The full article, plus 300+ comments: http://www.theglobeandmail.com/report-on-business/rob-magazine/is-vancouver-in-a-real-estate-bubble/article1808967/singlepage/#articlecontent
I was in Vancouver 2 years ago and even then it seemed to be blowing up faster then San Francisco. I can’t imagine what it’s like now if the trajectory hasn’t changed much.
On a side note Vancouver is an absolutely beautiful city.
After 6 years of living 50 miles south of Vancouver (in Bellingham, WA), I always wondered why so many BC residents shopped and owned expensive second homes in Whatcom County. This is the first clue I’ve ever had why housing is so expensive up there.
Now that the forestry industry has been eclipsed and the place has a median household income that is only average by Canadian standards, Vancouver is a city with no visible means of support.
Wow. This will end well.
Like Hamster, I lived in B’ham. I have friends who’ve seen their typical tract home in White Rock (just across the US/Canadian border) skyrocket in price. I have friends who bought closer to Vancouver, in Burnaby, get nuts over the housing prices. (both friends bought in the 90’s… when it was first booming.)
Vancouver real estate is definitely “beyond frothy”.
Two weeks ago a chinese man paid US$68 million for a vase at an aution 🙂 Why spoil the party ? Let them blow as much bubbles as possible 🙂
Canada, as well as Austrialia, have strong currencies. Remember it wasn’t that long ago that the Canadian dollar, the luni, would be $0.66…now it more than parity (doing a Google search for “1 us dollar to CAD” brought up $1.06).
Vancover is “different!”
I can tell you from personal experience that Vancouver is `different`. First, there have been almost none of the american-type mortgage games that got the U.S. into trouble. Second, they`re not making anymore land. The greater Vancouver area is bordered by ocean to the west, the US border to the south, Mountains to the north and the Agricultural Land Reserve to the East and south (the ALR keeps the land for agriculture and has been near impossible to develop. Third, it`s not just the Chinese, Immigration from India has also boosted the population and the economy. While Vancouver is not bulletproof, it is more like citites such as San Francisco, Boston or New York. It can get hit, but is will recover much faster.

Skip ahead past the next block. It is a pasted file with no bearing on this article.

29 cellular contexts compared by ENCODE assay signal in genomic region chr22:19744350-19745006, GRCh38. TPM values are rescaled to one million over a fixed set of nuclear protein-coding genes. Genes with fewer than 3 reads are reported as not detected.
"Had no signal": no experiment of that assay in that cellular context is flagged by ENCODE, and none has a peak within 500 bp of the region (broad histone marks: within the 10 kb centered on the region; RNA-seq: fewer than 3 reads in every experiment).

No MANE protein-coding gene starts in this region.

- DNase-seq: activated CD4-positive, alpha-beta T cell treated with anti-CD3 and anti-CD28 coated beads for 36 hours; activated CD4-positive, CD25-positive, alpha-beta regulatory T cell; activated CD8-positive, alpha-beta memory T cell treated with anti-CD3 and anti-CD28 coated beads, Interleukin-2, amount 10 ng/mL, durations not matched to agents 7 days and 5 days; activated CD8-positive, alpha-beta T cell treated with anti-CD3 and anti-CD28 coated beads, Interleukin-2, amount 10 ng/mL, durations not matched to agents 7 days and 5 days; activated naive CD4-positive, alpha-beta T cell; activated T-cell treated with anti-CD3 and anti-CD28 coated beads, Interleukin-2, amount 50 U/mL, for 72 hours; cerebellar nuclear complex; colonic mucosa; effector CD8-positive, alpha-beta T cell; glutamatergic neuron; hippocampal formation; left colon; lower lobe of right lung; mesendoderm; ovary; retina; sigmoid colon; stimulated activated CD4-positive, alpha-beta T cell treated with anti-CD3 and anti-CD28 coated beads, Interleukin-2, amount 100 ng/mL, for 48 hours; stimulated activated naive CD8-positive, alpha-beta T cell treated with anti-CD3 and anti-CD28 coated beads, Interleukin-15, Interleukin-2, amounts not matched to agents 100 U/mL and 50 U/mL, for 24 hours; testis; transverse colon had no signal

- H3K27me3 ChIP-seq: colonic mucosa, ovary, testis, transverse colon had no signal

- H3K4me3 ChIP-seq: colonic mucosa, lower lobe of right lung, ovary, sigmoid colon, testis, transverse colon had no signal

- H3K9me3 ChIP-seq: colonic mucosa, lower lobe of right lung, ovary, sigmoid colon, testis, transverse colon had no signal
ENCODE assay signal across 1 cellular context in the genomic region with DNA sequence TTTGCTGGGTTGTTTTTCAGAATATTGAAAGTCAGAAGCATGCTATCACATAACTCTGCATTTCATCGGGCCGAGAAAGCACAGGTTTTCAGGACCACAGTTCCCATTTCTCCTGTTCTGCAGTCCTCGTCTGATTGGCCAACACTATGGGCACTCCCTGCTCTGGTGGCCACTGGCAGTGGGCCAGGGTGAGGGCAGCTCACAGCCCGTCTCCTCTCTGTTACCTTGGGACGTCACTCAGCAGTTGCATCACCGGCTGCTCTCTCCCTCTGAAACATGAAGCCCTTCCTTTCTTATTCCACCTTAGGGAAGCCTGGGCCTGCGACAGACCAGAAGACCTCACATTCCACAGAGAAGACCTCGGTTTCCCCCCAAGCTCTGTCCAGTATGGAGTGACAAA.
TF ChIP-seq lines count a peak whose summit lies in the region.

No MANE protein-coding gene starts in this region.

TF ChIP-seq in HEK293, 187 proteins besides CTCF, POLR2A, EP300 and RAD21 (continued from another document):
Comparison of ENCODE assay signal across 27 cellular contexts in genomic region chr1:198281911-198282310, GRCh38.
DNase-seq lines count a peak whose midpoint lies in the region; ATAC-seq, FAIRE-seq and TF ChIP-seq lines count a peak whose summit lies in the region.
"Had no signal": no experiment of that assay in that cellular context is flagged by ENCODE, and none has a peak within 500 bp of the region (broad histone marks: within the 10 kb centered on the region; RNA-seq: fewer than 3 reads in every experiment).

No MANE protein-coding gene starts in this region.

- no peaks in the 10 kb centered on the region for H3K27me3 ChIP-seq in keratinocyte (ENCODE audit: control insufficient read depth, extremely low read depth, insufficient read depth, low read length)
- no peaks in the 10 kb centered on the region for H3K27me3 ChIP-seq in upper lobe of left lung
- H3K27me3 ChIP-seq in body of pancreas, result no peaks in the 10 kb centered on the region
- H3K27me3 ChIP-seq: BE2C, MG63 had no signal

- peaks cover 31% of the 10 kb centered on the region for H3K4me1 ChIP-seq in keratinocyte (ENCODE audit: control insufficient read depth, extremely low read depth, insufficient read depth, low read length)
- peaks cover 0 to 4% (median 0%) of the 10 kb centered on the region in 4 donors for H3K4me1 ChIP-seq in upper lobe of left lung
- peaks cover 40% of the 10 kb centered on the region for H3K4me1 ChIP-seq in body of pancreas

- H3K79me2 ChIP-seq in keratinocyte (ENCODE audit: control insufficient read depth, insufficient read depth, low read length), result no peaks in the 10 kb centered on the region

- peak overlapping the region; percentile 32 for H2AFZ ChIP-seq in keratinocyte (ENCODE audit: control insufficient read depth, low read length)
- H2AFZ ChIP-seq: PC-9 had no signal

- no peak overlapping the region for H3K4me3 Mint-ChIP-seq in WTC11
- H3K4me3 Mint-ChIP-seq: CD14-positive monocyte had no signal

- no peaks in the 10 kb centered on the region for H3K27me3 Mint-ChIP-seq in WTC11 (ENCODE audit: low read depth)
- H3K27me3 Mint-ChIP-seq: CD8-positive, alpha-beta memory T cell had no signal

Back in 2008, my wife and I got Canadian residency status. We liked BC so much and were so sick and tired of the US political climate and the way this country was heading, we were ready to get out.
We were in BC last year. I LOVE that place. It’s got something about it that I can’t explain. It’s clean, it feels open and airy….it’s beautiful…its people are nice and polite, the food is great. The weather is great if you like a colder climate in LA and like rain (which we do).
But the RE is outrageous in the Vancouver proper area. Anyone buying property in Vancouver proper is crazy. It’s not worth it and isn’t necessary to do so. The city has decent in enough transportation that really doesn’t require anyone to “live” in the city. Places like Yaletown are severely overpriced for locals.
We are still in LA because I can’t find a job there. People who think BC.Vancouver will recover faster are dreaming. If that place gets hit, it’ll get hit so hard that people will leave and move to cheaper parts of Canada. It’s that simple. With a poor job market, it’s a no brainer for already residing people in BC to move elsewhere.